Watched Jun 21, 2012
Jafar Panahi's 75-minute "experiment," made at a time when he was banned for 20 years from making films, is one of the most impressive, revealing, quietly masterful films of its kind I have ever seen. But wait... I shouldn't call it a film, because realistically, it isn't. The title is right. The end credits refer to it as an "effort," so I shall do the same. For an effort, This Is Not a Film is absolutely fantastic. In depicting one unusual but quiet day in Panahi's life, and rarely leaving the apartment, the effort allows us to see Panahi's creative style and ability, and the audience is incredibly moved by the mesmerizing sight of the man staring his creative death in the face but still defiantly and compulsively urging to create. We see his ideas unfold in front of us; lonely and unadapted screenplays are brought almost to life by his words, though his confusion and hatred of his 20-year ban may see them left to collect dust.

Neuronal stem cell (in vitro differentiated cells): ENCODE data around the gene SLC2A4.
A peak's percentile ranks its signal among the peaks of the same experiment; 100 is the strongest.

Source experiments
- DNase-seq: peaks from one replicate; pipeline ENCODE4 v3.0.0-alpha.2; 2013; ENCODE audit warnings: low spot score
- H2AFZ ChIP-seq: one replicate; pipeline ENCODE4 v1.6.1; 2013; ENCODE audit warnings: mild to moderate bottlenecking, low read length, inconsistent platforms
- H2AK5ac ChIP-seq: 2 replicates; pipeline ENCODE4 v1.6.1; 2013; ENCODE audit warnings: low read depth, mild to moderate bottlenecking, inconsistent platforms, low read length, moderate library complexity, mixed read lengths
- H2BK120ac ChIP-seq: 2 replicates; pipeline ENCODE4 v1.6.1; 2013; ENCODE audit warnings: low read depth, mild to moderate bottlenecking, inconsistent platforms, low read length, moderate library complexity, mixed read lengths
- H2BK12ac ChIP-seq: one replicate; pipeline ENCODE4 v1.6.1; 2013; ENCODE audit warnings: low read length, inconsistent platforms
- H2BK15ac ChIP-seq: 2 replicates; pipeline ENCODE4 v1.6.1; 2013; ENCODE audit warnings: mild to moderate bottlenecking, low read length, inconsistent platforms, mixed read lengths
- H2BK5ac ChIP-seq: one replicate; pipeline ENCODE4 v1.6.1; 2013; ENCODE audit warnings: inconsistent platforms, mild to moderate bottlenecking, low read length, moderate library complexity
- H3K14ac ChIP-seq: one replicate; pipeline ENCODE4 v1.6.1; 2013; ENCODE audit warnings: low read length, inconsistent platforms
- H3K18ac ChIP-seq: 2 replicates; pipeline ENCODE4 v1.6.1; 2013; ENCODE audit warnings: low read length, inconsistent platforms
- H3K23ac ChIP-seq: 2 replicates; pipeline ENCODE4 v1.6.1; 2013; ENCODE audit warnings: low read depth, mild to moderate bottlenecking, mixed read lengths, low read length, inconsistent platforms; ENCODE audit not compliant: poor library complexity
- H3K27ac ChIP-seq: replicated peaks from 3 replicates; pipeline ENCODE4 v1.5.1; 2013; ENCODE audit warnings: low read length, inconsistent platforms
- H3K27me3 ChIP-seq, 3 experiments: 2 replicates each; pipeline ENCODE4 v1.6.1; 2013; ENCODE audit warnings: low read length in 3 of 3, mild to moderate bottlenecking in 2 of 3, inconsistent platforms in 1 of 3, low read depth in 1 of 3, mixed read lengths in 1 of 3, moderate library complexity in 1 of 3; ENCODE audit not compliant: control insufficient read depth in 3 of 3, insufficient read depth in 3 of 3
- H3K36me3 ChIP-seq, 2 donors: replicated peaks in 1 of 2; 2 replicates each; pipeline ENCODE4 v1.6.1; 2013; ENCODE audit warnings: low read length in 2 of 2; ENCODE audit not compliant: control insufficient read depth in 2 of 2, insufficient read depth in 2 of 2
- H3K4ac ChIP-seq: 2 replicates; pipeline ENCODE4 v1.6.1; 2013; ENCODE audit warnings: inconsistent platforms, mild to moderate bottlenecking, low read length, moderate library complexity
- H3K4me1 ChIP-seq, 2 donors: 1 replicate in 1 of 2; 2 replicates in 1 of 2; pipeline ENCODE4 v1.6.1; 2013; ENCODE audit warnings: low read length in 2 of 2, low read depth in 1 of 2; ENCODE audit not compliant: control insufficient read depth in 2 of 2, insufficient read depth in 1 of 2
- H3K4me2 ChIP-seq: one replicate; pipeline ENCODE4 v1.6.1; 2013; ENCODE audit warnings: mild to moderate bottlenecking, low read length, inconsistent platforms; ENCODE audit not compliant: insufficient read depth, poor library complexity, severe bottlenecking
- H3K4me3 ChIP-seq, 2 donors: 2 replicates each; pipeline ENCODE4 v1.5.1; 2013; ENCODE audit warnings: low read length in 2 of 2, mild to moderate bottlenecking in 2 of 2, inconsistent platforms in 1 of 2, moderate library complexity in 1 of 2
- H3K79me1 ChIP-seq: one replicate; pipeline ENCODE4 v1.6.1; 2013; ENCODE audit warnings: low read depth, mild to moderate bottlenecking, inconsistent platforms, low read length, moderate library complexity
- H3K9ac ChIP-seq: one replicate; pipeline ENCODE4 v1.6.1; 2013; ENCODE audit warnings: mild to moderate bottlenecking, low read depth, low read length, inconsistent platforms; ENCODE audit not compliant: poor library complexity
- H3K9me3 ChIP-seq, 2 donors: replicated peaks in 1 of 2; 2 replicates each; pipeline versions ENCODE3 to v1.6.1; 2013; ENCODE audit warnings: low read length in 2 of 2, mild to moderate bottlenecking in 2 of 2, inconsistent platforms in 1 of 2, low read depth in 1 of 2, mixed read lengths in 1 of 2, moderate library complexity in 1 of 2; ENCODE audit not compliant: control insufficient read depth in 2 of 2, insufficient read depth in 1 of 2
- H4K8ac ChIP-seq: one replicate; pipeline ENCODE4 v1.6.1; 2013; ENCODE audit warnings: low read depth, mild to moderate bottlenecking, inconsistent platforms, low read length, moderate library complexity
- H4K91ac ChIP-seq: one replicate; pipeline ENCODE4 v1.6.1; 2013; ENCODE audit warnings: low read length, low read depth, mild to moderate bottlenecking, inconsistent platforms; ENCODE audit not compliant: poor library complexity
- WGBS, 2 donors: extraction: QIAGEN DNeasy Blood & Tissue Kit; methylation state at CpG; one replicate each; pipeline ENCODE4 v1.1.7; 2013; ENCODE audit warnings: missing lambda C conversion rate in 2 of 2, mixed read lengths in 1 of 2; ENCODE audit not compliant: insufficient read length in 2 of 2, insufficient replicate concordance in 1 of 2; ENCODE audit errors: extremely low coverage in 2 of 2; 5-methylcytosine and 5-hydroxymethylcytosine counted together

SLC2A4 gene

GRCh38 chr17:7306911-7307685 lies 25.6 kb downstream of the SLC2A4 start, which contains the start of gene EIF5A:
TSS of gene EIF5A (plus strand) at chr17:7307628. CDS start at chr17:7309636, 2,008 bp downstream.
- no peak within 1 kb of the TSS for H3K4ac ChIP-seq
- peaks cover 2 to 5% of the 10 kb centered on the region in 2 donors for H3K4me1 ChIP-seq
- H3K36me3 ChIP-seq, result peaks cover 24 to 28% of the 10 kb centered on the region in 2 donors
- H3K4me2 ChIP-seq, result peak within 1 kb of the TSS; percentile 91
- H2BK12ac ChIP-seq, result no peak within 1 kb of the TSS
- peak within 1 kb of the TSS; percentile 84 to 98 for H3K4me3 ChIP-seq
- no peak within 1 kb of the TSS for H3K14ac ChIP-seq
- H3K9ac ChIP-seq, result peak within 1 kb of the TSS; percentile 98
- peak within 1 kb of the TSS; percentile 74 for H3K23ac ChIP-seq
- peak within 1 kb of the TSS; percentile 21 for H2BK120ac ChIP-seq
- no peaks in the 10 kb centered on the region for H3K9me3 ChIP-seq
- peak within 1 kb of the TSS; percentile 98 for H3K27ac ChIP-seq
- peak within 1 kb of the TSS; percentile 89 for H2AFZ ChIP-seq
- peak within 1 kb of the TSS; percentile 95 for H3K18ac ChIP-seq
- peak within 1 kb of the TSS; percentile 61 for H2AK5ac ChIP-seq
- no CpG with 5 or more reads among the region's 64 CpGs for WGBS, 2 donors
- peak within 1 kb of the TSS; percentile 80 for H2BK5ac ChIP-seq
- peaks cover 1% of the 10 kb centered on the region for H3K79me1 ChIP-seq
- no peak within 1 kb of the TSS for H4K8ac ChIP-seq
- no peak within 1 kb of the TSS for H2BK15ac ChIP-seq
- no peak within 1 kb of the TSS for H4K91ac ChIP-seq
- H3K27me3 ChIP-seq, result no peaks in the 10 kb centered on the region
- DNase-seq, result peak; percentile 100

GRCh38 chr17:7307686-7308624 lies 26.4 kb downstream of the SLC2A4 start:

There is no plot in This Is Not a Film, there is only real life. Moving life. Powerful life. Subtle life. There are no great big bombshells or shocking revelations. There is Panahi, a man already imprisoned before he went to prison; a man unfairly persecuted by an idiotic government. This is not a political effort; if it were it would be less effective. Politics are part of the real life Panahi finds himself stuck in, but he does not dwell on them. This is simply one episode in one man's life, a chance for him to see behind a camera, in front of a camera, and everything in between for perhaps the last time in a long while.